Touch screen technology is revolutionizing interactive digital experiences for children. No longer do our little ones need to wait to learn to navigate a mouse or press keyboard keys in order to access a host of interactive content designed for them. Instead, we see toddlers and preschoolers confidently navigating their parents’ iPhones, iPads, and other touch screen devices with astonishing agility and purpose. The explosion of apps for young children is not surprising; there is high demand and high appeal.

Sesame Workshop, whose mission is to help children reach their highest potential, is learning as much as we can about these media platforms so that we can use them to best meet children’s educational and developmental needs. We scour academic journals and policy-based reports; we consult experts in the field, and we also spend as much time as we can with children and parents observing and talking to them while they use touch screen devices. Read More

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The Evolution of a Sesame Street iPad App

By Graydon Gordian


Thorough research provides the foundation of everything Sesame Workshop produces. Whether it’s a book, a game or an episode of our flagship program Sesame Street, our early childhood education experts spend hours working with parents and young children to ensure that all of our educational material, no matter what medium it comes in, is both fun and effective. That policy hasn’t changed as new technologies have allowed us to bring our educational efforts to new venues, such as applications for tablets and smart phones. In fact, the simple nature of updating apps has allowed us to continue scrutinizing the effectiveness of our educational material even after it’s been published.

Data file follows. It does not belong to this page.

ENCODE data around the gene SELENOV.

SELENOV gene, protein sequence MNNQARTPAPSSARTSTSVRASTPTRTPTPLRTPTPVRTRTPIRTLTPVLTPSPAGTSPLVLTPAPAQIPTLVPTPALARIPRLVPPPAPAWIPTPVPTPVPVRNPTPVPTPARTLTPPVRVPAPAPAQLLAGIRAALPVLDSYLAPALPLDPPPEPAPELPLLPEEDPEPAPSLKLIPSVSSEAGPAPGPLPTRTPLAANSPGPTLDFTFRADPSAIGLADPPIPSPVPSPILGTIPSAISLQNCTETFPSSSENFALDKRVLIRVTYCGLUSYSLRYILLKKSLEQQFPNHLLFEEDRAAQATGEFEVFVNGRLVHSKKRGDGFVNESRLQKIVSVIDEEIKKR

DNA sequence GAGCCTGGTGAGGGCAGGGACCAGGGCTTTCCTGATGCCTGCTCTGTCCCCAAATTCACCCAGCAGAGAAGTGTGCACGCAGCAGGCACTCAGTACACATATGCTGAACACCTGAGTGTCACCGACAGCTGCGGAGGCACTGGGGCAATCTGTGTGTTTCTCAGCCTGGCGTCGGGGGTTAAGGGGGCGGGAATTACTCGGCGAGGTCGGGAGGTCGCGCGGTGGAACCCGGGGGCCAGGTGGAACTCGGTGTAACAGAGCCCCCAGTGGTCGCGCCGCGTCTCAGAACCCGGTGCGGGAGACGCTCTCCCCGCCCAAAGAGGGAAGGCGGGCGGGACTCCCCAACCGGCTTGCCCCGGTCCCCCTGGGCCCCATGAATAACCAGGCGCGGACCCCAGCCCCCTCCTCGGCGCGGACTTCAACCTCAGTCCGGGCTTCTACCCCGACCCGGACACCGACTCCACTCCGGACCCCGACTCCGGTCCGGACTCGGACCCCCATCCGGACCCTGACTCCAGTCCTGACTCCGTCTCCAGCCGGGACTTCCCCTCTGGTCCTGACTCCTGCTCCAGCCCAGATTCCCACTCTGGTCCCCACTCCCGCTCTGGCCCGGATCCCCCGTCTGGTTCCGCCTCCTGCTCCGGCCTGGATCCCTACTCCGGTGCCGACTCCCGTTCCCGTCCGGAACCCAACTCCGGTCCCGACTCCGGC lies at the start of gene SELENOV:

Take the recently updated version of our first book app for iPad, The Monster at the End of This Book, based on the classic book of the same name. Although the app, made in collaboration with Callaway Digital Arts, was tested before release to ensure that it was educational, navigable and entertaining, we received feedback suggesting some parents and children were not fully utilizing the app’s user interface. Even little hiccups can hamper the effectiveness of an app’s educational aims, so our research team went back and took another look at it. They found there were ways to make the app even more user-friendly.